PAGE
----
A recent Aston Martin sale at Bonham’s auction shows that the brand is perhaps a touch more valuable to collectors these days. A 1935 Aston Martin Ulster was unloaded for a staggering $4.5 million, marking the first time a pre-war example has reached numbers of that magnitude.
The Aston Martin Ulster was a racing car and this one, LM19, competed in the Ards TT race. These cars were designed with racing in mind, and made their mark at many races in the early to mid 1900s, including the Mille Miglia, Le Mans, RAC TT and the French Grand Prix. The Ulster is special because just 21 cars plus 7 team cars were built and they were incredible. There were minimal differences between a road and racing car during that era, and the Ulster packed a 1.-5-liter 4-cylinder with a single-overhead camshaft that had been used for some time by the brand. Power is flushed to a 4-speed transmission and the rolling chassis is old school aluminum. It has that signature shape that seems to attract gearheads across the globe, and would fit in perfectly among exotic car collections, especially Jay Leno’s.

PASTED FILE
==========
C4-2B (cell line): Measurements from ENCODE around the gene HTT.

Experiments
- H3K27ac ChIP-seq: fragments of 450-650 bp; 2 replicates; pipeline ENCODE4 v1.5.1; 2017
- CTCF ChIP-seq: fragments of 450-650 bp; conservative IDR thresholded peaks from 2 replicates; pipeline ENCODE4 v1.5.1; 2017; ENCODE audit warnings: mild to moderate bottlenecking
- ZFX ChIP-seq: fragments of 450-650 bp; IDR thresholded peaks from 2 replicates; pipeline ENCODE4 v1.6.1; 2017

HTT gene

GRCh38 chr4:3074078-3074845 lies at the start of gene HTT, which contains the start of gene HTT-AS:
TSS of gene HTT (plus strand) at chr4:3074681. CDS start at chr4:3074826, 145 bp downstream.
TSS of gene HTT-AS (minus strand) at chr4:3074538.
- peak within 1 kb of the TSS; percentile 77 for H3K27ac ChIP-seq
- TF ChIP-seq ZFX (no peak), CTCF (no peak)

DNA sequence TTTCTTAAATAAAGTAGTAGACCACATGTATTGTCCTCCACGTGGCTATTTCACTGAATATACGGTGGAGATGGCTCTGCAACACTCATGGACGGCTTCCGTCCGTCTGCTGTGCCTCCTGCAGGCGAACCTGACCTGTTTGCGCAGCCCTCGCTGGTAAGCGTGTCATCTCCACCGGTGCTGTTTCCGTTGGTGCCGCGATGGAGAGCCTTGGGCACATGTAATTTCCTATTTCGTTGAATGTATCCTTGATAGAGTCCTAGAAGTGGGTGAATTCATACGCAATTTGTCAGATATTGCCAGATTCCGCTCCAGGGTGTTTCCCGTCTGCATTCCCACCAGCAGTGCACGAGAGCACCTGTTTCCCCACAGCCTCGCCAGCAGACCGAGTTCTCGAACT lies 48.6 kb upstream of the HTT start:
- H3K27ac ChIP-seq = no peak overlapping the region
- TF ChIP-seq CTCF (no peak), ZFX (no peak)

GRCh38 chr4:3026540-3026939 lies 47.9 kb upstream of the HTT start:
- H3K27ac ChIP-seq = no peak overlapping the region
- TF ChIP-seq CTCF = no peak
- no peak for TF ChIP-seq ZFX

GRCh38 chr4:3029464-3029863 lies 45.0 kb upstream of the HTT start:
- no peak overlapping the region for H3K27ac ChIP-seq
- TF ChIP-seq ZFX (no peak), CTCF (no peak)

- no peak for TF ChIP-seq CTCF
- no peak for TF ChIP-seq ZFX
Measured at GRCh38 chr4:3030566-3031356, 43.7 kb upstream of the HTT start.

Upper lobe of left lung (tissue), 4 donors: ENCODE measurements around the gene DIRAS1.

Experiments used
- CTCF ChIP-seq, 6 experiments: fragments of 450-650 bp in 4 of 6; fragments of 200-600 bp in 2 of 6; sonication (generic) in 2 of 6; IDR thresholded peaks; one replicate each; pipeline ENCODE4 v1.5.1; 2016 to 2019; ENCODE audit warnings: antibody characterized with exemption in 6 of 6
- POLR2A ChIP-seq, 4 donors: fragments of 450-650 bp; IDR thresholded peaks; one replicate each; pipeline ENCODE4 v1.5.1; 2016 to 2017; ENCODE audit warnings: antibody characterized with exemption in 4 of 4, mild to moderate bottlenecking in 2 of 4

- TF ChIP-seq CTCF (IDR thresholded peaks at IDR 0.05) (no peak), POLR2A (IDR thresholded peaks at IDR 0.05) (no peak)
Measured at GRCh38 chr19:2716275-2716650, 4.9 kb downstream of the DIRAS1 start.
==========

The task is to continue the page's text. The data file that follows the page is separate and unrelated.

The rare Aston Martin caused an absolute sensation at Bonham’s auction house, where 3 bidders created an inferno fighting for the right to own the car. The buyer, while anonymous, was a European. The Aston Martin Ulster sold alongside some of the following cars at the sale that day:
- James May’s 1984 Porsche 911 3.2-liter Carrera
- Former Rolling Stone Bill Wyman’s 1966 Mercedes-Benz 250 S
- Also Wyman’s 1971 Citroën Maserati SM
- Sir Stirling Moss’s 1961 Porsche RS-61 spyder
- Mercedes-Benz CLK GTR roadster
The event was a phenomenal success, and seemingly with new standards being set for Aston Martin collectors.
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